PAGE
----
New York regulators on Thursday suspended the Hall of Fame trainer Todd Pletcher for 10 days, fined him $1,000 and disqualified his colt Forte — the favorite in last week’s Kentucky Derby until he was scratched because of an injury — as the winner of a stakes race last September in Saratoga Springs, N.Y.
The colt tested positive for meloxicam, a potent nonsteroidal anti-inflammatory drug used to manage pain and swelling, according to the New York State Gaming Commission. The drug, widely prescribed to treat osteoarthritis and rheumatoid arthritis, is not approved in the United States for the treatment of racehorses in training.
The positive test and suspension shine another unseemly light on a sport already reeling after seven horses, including two on the Kentucky Derby undercard, died at Churchill Downs in the week leading up to the Derby.
In the eight months since Forte’s failed test, he won his next four races, including the Breeders’ Cup Juvenile in November and the Florida Derby last month. Both races are considered important tests for potential Triple Crown horses. Forte was named horse racing’s 2-year-old male champion, a title that greatly increased his value as a potential stallion for his co-owners Mike Repole and Vincent Viola.
The disqualification of Forte in last September’s Hopeful Stakes means they will not collect the $165,000 first-place check.
On Saturday, Forte was the 3-1 morning-line favorite to win the Derby until he was scratched just hours before the race when Kentucky state veterinarians declared him unfit for competition because of a bruise to his right front hoof.
Neither Pletcher nor his lawyer, Karen Murphy, returned calls or text messages seeking comment. Repole declined to comment. A representative for Viola did not return phone calls or text messages.
State regulators said they were unable to resolve the doping issue earlier because Pletcher exercised his right to have a residual sample tested, but had trouble finding an approved laboratory to accept the sample. When the positive result was confirmed, Murphy repeatedly sought to postpone the hearing about the violation, according to regulators.
Doping and horse deaths have long plagued racing but are taking center stage at one of the few times each year that the public is focused on the sport: the Triple Crown season, beginning with the Derby and followed by the Preakness Stakes and the Belmont Stakes. The explosion of online sports betting and falling interest in horse racing are also significant challenges for the industry.
The Breeders’ Cup requires participants to disclose any previous drug violations when entering its championships. A spokeswoman said neither Pletcher nor the horse’s owners told organizers about the failed drug test from the Hopeful two months before Forte ran in the Breeders’ Cup Juvenile. She said Forte passed all of the pre-race regulatory, veterinary and drug testing requirements to race in Kentucky, which hosted last year’s Breeders’ Cup races at Keeneland.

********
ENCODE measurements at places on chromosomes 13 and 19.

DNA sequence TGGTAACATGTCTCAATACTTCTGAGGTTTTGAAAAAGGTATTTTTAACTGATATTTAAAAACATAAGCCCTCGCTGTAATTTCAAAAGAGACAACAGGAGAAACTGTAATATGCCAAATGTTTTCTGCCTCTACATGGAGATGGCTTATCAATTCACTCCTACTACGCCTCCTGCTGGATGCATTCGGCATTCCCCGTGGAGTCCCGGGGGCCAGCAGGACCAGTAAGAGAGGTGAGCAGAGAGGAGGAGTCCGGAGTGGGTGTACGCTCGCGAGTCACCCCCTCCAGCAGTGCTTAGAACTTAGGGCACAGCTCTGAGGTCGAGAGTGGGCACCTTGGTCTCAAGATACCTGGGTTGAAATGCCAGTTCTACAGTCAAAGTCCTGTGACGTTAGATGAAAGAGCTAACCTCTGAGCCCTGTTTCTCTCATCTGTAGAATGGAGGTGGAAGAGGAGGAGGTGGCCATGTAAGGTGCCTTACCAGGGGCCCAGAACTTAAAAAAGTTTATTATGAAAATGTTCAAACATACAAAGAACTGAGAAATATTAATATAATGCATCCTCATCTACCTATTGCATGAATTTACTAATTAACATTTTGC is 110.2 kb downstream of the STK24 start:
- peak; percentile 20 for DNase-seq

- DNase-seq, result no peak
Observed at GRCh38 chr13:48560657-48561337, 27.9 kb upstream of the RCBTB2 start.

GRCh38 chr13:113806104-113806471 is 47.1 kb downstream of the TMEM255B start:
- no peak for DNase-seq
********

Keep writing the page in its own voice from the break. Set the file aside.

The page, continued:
“Situations like this are exactly why our sport cannot tolerate further delays of the implementation of H.I.S.A.’s enforcement policies,” said Drew Fleming, president and chief executive of the Breeders’ Cup, referring to the Horseracing Integrity and Safety Authority.
The authority, overseen by the Federal Trade Commission, was created to come up with strict medication rules and meaningful punishments for violations. It is also expected to streamline an adjudication process that has varied from state to state and has often taken months or even years to play out. The authority takes over on May 22.
Under the authority’s rules for handling drug violations, the public will know within weeks the name of the horse and trainer involved, as well as the drug detected. Within four months, a finding will be made and, if necessary, a punishment issued.
Pletcher has been named champion trainer seven times and has won two Kentucky Derbys and two Belmont Stakes. He had a medication violation in 2004 in New York for the drug mepivacaine, a local anesthetic. He served a 45-day suspension and was fined $3,000, according to thoroughbredrulings.com, a website maintained by the Jockey Club, an industry organization.
Pletcher appears to have at least one other drug violation pending.
Louis C. Linder Jr., a Pennsylvania trainer, said in an interview on Thursday that he had been unable to collect $38,000 in purse money for finishing second to Pletcher’s horse Mind Control at Parx Racing on Sept. 24, 2022. Linder said Jeff Matty, the executive director of the Pennsylvania Thoroughbred Horsemen’s Association, told him the money was being withheld pending a ruling on the failed test.
Matty did not respond to phone calls.
“I have had medication violations and they suck,” Linder said. “But you take responsibility and move on. It has to be handled in a reasonable amount of time. The money matters to small outfits like mine.”
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